TOOLS & MATERIALS:
- 1/2 inch sheet of plywood cut to size (width of bed x desired height)
- 2 inch thick piece of dense foam cut to size of plywood
- Quilt batting (enough to wrap around plywood and foam)
- Desired fabric (enough to wrap around plywood, foam and quilt batting - fabric with a bit of sheen looks best, but has to be thick/strong enough to handle the upholstering process)
- 1x6 piece of lumber (at least 6 feet long)
- 2 inch long wood screws
- 2 inch long anchoring wood nails
- Staple gun and staples
- Measuring tape / ruler
- 4, 1/4 inch thick by 2 inch long bolts with wing-nuts
- Fabric scissors
- Fabric covered button kit and buttons
- Nail punch
- Fabric marking pen
Step 1: Cut quilt batting to be about six inches longer on all sides than your cut plywood. Lay out quilt batting on a clean, flat surface (probably floor). Place foam in center of quilt batting, place plywood on top of foam. Ensure everything's properly aligned, then firmly pull quilt batting around to the back of the plywood and tack in place with a staple gun around all edges.
To avoid extra bunchiness around the corners, cut a square out of the quilt batting at each of the corners (an inch or so from the plywood) before folding the corners in and tacking in place.
When finished, foam should be securely fastened to the plywood by the quilt-batting:
Step 2: Cut fabric to size (larger than your piece of quilt batting by about an inch or so), iron, and place on a clean flat surface (probably floor), right side down. Place padded plywood in center of fabric, padded side down. As with the quilt batting, cut out corners and firmly pull fabric around to the back of the plywood and secure entire length of edges with staple gun. Carefully fold in and tack corners as neatly as possible.
You really want to pull this as tightly as you can, so that the right-side surface of the headboard will be as smooth and taunt as possible:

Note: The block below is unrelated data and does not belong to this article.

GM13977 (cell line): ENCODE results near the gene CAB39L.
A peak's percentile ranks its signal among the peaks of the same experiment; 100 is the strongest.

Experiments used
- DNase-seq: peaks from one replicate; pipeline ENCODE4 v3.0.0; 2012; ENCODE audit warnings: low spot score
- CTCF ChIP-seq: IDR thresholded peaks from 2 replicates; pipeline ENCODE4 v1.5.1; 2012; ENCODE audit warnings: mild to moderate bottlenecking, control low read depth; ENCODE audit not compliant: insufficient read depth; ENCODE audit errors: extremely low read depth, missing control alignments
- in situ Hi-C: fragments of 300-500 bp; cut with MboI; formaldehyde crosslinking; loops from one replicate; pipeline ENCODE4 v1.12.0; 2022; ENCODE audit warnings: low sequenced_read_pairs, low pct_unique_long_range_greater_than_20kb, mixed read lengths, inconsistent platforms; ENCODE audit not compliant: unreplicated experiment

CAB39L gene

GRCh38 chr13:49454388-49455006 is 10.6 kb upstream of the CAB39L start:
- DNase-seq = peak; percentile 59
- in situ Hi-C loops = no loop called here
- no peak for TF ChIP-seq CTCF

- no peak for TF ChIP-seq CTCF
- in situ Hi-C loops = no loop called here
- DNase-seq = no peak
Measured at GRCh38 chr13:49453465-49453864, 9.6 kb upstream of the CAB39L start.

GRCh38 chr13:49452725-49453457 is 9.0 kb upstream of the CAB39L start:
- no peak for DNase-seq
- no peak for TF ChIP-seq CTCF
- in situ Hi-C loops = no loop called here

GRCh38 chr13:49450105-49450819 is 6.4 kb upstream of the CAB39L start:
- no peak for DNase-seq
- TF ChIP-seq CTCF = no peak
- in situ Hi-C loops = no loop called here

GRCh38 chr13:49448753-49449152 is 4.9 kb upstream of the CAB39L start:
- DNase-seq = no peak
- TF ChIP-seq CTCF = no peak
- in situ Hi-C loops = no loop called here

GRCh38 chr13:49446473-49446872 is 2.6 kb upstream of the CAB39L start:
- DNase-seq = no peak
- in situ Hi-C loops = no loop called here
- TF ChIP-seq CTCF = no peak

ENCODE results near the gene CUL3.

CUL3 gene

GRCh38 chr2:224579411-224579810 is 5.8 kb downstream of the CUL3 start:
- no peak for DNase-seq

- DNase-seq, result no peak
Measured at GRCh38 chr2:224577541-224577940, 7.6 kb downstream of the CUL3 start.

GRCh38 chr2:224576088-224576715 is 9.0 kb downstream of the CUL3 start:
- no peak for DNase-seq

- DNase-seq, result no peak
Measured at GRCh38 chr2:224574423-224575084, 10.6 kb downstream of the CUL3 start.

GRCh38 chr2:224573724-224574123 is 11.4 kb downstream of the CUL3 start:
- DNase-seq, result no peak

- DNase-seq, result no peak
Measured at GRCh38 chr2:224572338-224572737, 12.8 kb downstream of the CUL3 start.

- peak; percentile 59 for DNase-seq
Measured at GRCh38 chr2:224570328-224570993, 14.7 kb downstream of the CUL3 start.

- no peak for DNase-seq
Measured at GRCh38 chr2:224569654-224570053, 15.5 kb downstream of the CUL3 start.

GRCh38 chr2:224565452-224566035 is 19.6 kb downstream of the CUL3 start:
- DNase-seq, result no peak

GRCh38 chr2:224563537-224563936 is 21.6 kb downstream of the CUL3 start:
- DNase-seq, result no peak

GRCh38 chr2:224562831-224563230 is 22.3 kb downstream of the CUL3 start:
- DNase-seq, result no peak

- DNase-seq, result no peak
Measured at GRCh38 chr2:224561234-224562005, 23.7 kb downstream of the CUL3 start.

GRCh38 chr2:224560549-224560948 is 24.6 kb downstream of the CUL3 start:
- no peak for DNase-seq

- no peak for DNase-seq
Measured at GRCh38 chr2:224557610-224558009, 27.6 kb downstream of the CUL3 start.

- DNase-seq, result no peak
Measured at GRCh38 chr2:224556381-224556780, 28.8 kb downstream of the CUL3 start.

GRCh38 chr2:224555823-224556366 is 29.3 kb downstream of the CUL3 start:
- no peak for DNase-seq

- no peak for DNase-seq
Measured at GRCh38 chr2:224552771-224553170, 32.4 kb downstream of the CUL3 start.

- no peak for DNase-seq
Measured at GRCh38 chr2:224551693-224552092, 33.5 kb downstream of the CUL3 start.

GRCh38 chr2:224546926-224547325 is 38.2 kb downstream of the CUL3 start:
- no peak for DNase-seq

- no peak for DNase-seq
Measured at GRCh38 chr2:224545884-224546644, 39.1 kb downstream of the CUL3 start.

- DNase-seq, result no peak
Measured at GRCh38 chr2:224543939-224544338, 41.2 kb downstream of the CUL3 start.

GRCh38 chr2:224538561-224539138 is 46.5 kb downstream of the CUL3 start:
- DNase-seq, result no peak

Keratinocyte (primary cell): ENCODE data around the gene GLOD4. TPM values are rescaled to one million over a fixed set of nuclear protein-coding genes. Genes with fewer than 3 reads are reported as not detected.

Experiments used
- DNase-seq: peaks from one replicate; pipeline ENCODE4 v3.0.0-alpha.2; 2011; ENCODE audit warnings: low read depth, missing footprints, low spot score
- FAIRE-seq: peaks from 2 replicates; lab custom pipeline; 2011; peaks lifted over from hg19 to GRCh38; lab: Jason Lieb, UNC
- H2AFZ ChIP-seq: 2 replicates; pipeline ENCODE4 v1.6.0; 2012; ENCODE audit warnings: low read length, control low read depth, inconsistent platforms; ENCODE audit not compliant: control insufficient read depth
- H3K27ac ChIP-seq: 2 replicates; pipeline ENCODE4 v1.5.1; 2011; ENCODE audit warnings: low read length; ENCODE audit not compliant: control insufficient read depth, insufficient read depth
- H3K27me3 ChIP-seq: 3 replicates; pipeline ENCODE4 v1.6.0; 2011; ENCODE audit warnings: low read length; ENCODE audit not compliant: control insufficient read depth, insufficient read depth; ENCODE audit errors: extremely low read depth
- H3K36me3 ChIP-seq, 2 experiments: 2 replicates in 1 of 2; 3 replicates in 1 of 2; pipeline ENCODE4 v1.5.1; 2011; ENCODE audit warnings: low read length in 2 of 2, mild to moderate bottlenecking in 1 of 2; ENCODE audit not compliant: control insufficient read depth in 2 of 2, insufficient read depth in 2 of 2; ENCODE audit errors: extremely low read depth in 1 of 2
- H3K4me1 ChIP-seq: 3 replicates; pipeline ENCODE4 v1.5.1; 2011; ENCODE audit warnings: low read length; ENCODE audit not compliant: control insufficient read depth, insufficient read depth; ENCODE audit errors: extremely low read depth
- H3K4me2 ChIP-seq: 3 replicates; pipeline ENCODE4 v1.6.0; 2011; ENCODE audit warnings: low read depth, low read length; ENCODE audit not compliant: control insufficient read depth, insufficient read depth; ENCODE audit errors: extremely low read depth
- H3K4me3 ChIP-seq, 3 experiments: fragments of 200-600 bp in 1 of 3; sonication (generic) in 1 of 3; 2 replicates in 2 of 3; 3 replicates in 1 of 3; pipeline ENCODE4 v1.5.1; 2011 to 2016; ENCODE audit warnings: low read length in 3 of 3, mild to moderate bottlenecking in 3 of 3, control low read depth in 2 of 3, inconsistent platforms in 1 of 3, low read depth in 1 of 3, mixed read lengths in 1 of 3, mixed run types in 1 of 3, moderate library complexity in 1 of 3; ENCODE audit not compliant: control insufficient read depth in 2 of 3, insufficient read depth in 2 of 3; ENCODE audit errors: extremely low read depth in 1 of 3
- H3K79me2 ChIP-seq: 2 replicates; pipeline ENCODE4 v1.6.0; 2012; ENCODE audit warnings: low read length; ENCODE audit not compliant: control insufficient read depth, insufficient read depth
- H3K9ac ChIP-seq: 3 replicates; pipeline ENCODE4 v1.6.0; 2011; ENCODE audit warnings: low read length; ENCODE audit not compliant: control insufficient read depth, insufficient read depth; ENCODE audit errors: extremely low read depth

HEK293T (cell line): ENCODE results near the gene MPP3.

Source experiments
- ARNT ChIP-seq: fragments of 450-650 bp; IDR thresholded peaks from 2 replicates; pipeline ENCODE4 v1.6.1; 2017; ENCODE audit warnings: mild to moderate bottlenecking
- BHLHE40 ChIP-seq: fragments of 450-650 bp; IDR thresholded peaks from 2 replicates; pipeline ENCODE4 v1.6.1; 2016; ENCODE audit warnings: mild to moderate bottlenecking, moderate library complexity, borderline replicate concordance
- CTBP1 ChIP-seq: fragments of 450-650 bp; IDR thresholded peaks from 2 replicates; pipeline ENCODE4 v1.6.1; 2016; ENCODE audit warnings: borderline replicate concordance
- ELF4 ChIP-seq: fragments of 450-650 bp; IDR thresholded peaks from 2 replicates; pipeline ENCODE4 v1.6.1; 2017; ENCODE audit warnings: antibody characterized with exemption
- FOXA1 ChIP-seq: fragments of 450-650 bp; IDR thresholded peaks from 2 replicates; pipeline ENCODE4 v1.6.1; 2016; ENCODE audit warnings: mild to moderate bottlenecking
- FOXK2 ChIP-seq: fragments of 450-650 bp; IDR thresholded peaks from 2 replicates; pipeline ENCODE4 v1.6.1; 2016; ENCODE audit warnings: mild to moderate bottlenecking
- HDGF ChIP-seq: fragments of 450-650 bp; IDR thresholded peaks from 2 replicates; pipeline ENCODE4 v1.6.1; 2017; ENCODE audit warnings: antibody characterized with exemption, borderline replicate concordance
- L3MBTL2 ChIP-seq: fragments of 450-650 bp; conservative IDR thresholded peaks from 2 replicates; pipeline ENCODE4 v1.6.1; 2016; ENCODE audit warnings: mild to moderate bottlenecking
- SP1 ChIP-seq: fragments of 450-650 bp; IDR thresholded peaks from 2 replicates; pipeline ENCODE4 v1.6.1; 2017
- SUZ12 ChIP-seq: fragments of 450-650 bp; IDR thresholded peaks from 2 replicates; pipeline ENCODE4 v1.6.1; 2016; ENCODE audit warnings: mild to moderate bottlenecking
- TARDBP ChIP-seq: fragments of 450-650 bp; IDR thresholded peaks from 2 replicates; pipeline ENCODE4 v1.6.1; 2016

Step 3: Figure out the desired spacing of your tufts by dividing the length and width of your headboard with the number of tufts you wish to have. Make sure you have it measured correctly so that tufted pattern will be equally distributed across the headboard. Configure your tufted pattern (should look like a 4 point diamond) on paper, and then carefully measure and mark pattern onto the right side of your headboard.
Take your time with this - make your mistakes on paper, and don't mark fabric until you are positive about what you need to do.
Step 4: Beginning with the middle row working out, place an anchoring nail at each marked point, and secure nail to plywood with hammer, sink in with a nail punch - be careful not to sink the nail in too far, or it will go through the plywood.
Step 5: Cover enough buttons of desired size with fabric to cover each nail-head in each tuft. Secure buttons to nail heads in tufts with a strong adhesive.
|My first go with this I attempted to use hot-glue because it sets quickly, but I would probably reccommend something stronger.|
To extend the life and look of your headboard you may want at this point to treat it with Scotch Guard or another fabric protectant. Test on a sample of fabric before hand, and follow the instructions on the can.
Step 6: Cut 1x6 piece of lumber into 2 lengths of desired height for headboard (about 3ft high). Measure and mark where to drill appropriate 1/4" holes which will be used with bolts and wing nuts to secure head-board to bed-rail. Drill holes.
Step 7: Measure and mark where the top of the 1x6 length will be fastened to the headboard. Drill about 6 holes. Place 1x6 lengths on either side of the head board (according to measurments in order to make it fit with your bed-rail) and secure tops to back of headboard with wood screws where you drilled your 6 holes.
Step 8: Position head-board on bed, and tightly secure bottom of 1x6s to bed-rail with 1/4" bolts and wing nuts where your 1/4" holes are drilled. Enjoy!